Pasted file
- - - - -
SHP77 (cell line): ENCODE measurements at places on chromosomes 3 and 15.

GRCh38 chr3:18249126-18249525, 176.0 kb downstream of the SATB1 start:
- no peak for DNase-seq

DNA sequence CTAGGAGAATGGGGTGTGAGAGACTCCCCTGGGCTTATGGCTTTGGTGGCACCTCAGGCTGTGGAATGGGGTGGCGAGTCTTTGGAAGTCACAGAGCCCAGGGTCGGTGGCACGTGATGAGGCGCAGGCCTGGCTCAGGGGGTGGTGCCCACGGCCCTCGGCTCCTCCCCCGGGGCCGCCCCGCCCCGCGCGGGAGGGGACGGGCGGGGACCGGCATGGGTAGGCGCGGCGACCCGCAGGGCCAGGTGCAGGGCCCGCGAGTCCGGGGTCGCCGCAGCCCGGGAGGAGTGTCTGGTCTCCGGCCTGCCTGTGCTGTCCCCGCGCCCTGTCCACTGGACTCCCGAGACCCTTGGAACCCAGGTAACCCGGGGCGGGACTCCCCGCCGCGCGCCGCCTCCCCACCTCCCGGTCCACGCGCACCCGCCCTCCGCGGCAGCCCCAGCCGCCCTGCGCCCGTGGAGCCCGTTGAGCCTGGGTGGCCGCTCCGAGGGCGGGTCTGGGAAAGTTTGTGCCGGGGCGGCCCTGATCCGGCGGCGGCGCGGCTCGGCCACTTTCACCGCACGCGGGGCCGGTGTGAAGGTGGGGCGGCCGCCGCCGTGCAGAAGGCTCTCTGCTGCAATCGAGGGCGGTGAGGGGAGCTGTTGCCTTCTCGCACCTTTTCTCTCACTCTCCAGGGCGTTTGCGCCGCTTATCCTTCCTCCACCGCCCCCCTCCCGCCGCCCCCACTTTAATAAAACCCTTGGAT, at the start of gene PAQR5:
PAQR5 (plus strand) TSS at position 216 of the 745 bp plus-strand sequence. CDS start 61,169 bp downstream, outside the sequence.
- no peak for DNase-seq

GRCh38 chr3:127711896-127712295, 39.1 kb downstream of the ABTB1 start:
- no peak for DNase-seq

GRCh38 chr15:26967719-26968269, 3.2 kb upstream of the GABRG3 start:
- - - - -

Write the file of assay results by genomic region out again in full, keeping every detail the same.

SHP77 (cell line): ENCODE measurements at places on chromosomes 3 and 15.

GRCh38 chr3:18249126-18249525, 176.0 kb downstream of the SATB1 start:
- no peak for DNase-seq

DNA sequence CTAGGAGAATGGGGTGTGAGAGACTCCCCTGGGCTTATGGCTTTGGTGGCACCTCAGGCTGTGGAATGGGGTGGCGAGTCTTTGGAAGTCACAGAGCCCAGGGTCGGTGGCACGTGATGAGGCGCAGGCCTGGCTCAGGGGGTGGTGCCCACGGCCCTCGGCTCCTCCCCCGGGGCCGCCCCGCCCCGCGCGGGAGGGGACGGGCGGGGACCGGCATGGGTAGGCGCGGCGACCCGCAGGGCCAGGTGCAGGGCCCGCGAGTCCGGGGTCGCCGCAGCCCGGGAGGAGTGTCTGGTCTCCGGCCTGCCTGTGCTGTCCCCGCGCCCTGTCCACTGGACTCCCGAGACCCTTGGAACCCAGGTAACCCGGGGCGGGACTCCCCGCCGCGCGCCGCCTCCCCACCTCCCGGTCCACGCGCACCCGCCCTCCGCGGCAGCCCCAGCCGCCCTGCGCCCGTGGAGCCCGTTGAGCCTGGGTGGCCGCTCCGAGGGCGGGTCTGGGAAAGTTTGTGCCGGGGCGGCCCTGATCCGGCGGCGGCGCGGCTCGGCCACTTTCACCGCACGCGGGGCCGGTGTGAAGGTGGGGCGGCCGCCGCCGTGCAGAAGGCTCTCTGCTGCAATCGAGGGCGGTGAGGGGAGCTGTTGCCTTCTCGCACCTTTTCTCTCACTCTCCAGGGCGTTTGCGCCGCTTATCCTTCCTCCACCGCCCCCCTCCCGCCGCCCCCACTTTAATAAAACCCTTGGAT, at the start of gene PAQR5:
PAQR5 (plus strand) TSS at position 216 of the 745 bp plus-strand sequence. CDS start 61,169 bp downstream, outside the sequence.
- no peak for DNase-seq

GRCh38 chr3:127711896-127712295, 39.1 kb downstream of the ABTB1 start:
- no peak for DNase-seq

GRCh38 chr15:26967719-26968269, 3.2 kb upstream of the GABRG3 start: